November 28, 2021

Breaking The Frame is a new report conducted by the Refugee Journalism Project which analyses the representation of migrants, refugees and asylum seekers in UK broadcast news. We started by analysing a year’s worth of TV news bulletins, gaining an insight into the editorial decisions made by news producers.

Investigating the statistical reality of representation in TV news was an important part of the research but it was equally as important to show the human side of migration, too often missing from academic research. Thus, a focus group of thirteen people with lived experience of migration was asked to react to the data in the report. Their responses are insightful and invaluable contributions to a collaborative project.

To put into action the idea of researching with, rather than on, migrants, the participants were then commissioned to create multimedia content in response to the research themes. The stories are rich and varied, including a powerful testimony of one woman’s escape from abuse in Zimbabwe to encounter mental health hardship in the UK, to community efforts by West African and Kurdish refugees during the Covid-19 pandemic. Breaking The Frame is a report that centres refugees voices and opinions. We hope to show that when they are given full control over their own narratives, the varied reality of migration is better represented.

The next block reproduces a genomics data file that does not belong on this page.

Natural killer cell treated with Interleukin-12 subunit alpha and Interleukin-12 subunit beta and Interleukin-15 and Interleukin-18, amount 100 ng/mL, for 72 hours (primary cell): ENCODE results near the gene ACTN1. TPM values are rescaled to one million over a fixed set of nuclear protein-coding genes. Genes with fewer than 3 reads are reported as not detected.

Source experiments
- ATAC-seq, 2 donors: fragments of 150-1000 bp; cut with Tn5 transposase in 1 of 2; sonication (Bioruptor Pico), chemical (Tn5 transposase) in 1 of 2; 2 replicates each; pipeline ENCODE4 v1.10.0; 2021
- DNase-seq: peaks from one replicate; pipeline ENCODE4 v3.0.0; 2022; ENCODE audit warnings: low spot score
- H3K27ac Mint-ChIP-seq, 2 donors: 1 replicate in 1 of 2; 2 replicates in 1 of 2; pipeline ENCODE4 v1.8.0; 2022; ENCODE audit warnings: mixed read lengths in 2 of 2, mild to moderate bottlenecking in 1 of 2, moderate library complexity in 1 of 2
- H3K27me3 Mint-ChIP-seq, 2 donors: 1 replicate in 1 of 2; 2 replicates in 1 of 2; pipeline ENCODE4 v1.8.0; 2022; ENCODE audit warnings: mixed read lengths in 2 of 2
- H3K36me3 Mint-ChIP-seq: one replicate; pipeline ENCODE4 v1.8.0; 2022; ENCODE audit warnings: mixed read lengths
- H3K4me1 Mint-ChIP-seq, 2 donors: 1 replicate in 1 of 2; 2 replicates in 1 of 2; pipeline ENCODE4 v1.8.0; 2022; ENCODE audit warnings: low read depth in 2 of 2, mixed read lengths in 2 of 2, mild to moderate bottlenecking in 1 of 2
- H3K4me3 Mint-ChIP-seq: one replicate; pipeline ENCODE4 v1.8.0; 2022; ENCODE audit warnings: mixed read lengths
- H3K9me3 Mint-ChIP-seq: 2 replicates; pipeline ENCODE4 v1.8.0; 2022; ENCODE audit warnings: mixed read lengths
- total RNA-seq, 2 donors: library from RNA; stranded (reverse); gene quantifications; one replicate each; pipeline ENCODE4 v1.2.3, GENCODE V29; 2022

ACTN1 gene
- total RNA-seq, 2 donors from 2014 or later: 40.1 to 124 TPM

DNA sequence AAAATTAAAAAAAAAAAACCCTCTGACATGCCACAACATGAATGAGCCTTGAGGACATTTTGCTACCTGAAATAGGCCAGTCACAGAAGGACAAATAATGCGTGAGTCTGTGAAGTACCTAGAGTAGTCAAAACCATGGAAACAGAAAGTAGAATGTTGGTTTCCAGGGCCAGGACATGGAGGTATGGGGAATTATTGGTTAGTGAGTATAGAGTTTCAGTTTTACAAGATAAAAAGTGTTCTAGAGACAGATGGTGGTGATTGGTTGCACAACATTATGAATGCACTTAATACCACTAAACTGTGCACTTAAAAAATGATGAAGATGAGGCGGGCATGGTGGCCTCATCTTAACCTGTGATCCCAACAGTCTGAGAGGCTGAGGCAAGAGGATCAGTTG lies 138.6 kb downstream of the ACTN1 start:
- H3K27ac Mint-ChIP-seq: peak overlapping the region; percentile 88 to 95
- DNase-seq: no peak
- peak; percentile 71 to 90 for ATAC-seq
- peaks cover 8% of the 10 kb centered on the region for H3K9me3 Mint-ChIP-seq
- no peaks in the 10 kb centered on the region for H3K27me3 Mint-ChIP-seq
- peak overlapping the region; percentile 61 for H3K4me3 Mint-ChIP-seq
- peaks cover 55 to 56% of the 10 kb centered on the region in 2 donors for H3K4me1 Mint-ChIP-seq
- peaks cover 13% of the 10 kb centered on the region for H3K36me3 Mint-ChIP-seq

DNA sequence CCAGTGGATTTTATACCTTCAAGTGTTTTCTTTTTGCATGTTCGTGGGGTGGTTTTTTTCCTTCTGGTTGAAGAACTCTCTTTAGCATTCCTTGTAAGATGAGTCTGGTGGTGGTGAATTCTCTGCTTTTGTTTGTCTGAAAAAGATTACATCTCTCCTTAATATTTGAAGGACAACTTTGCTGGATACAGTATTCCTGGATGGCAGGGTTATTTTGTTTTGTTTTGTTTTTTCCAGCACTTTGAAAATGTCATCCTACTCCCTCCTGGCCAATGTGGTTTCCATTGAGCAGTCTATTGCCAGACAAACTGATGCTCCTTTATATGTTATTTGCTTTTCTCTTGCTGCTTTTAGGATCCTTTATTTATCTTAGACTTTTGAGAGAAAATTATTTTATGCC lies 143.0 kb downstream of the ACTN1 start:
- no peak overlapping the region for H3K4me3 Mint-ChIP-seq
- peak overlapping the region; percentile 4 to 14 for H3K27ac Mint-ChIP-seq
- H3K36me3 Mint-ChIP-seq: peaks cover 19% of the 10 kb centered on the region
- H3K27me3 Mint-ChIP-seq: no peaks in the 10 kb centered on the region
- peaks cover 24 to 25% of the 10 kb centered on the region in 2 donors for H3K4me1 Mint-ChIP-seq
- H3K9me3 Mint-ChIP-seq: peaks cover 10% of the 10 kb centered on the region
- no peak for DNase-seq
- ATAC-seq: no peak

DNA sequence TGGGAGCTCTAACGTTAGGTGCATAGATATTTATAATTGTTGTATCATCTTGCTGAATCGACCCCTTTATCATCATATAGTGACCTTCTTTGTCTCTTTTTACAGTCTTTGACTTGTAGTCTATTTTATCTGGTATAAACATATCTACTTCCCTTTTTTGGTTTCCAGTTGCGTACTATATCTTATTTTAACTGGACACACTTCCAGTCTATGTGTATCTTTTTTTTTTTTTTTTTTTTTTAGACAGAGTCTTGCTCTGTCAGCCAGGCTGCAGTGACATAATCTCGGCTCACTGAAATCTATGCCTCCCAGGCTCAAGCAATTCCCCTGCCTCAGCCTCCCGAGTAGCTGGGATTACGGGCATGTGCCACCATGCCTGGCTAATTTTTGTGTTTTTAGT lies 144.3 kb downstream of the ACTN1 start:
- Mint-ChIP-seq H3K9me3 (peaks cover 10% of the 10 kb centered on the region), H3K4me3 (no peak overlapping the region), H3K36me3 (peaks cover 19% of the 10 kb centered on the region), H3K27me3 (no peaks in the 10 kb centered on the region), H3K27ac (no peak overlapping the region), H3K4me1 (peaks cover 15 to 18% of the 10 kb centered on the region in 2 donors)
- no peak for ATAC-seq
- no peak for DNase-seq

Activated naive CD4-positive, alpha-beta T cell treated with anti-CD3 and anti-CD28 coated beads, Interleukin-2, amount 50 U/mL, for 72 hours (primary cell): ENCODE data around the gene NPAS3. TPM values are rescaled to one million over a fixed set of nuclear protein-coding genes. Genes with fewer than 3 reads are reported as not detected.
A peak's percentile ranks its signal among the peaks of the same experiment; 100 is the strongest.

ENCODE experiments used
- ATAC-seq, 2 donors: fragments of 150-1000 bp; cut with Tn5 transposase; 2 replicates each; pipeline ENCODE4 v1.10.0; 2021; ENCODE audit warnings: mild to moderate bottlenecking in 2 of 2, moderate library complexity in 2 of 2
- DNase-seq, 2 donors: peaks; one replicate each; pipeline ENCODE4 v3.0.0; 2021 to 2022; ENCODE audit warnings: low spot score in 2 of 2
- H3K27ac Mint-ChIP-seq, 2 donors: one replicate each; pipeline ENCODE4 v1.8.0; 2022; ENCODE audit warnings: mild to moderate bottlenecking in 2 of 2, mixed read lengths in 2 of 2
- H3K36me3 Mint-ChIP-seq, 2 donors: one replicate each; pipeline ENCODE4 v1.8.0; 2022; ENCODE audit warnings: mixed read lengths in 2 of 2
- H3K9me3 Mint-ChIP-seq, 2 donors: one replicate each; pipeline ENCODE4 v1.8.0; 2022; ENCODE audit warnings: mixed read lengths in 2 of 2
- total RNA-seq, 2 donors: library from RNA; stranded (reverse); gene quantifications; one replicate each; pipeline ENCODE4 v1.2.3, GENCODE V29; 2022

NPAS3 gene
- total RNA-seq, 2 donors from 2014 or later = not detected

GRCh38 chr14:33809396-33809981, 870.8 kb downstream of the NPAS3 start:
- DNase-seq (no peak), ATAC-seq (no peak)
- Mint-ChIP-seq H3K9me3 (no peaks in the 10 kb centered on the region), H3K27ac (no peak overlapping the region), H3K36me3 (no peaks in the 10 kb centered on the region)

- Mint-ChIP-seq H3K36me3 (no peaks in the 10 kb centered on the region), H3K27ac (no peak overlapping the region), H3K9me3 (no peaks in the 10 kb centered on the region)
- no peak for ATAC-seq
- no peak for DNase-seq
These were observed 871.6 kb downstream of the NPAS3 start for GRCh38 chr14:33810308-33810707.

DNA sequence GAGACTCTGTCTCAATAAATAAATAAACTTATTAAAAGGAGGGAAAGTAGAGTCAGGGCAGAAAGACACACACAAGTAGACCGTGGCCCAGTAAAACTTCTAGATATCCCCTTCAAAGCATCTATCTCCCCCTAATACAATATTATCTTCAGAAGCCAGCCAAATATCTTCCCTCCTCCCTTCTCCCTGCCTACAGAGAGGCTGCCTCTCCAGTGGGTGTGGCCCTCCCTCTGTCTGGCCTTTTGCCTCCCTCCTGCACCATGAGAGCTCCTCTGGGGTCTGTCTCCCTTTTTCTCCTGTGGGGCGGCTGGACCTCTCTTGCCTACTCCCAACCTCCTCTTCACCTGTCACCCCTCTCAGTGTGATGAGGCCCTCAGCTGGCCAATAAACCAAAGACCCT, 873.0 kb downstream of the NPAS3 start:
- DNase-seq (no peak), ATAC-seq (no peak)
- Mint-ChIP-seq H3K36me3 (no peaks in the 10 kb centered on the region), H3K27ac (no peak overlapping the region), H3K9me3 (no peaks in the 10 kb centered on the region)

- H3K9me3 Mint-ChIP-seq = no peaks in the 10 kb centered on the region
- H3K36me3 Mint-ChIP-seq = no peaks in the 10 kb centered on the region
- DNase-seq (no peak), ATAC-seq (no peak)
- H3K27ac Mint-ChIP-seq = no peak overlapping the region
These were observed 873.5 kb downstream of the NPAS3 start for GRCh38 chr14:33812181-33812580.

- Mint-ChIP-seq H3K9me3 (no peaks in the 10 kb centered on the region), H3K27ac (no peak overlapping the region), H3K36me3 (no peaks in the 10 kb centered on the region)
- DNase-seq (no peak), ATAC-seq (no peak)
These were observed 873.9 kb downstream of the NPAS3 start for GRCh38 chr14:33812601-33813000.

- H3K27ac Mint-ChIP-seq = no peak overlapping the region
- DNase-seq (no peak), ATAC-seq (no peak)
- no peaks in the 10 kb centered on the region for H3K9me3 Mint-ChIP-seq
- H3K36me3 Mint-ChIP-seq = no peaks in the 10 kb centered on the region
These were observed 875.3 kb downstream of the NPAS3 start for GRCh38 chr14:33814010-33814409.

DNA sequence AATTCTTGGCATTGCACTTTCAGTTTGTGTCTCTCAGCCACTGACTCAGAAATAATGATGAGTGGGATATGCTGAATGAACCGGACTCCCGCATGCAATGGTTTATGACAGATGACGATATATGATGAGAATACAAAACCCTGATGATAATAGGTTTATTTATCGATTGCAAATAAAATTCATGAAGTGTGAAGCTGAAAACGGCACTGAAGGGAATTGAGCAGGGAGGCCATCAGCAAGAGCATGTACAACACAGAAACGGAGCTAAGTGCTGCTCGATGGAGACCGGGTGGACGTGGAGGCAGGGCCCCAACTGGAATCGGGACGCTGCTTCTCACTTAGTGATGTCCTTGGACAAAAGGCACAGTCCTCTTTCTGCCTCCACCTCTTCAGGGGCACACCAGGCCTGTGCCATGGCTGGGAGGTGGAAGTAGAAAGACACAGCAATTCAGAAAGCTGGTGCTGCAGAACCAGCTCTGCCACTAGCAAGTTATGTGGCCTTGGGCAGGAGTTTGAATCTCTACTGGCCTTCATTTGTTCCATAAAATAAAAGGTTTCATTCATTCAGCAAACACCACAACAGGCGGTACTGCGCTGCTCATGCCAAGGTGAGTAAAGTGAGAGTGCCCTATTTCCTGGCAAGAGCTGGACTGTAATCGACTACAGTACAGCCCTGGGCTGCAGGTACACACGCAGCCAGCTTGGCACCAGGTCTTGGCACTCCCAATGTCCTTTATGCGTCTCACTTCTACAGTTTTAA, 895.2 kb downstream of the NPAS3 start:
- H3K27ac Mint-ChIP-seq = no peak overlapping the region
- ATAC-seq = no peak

Key Findings

  • 64% of news broadcasts about refugees do not feature a refugee
  • 33% of news broadcasts about refugees present refugees as threats, despite only 10% of those news broadcasts containing threatening images
  • 94% of news broadcasts about refugees were only dedicated to ‘hard news topics’ (terrorism, crime, economy, Brexit), ignoring opportunities for more positive ‘soft news’ representation
  • Refugees surveyed stated that news broadcasts on refugees are “if not misleading, at least incomplete”
  • Refugees surveyed who had previously spoken to media felt strongly that their own stories were misrepresented or not given enough time to be properly told
  • Despite their structural and financial differences, the representation of migrants, refugees and asylum seekers in the BBC, ITV and Sky News 10 o’clock news programmes is very alike